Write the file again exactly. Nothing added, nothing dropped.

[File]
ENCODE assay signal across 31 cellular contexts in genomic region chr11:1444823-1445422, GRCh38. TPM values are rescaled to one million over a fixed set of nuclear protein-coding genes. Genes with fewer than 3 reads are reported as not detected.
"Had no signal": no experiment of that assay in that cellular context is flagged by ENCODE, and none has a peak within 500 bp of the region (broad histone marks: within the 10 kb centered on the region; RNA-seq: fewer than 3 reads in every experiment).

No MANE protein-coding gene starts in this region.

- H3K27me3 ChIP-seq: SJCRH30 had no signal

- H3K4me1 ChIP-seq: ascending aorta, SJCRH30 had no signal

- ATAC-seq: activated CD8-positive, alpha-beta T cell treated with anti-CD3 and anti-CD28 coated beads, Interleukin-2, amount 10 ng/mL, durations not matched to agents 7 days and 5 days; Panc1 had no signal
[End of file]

ENCODE assay signal across 31 cellular contexts in genomic region chr11:1444823-1445422, GRCh38. TPM values are rescaled to one million over a fixed set of nuclear protein-coding genes. Genes with fewer than 3 reads are reported as not detected.
"Had no signal": no experiment of that assay in that cellular context is flagged by ENCODE, and none has a peak within 500 bp of the region (broad histone marks: within the 10 kb centered on the region; RNA-seq: fewer than 3 reads in every experiment).

No MANE protein-coding gene starts in this region.

- H3K27me3 ChIP-seq: SJCRH30 had no signal

- H3K4me1 ChIP-seq: ascending aorta, SJCRH30 had no signal

- ATAC-seq: activated CD8-positive, alpha-beta T cell treated with anti-CD3 and anti-CD28 coated beads, Interleukin-2, amount 10 ng/mL, durations not matched to agents 7 days and 5 days; Panc1 had no signal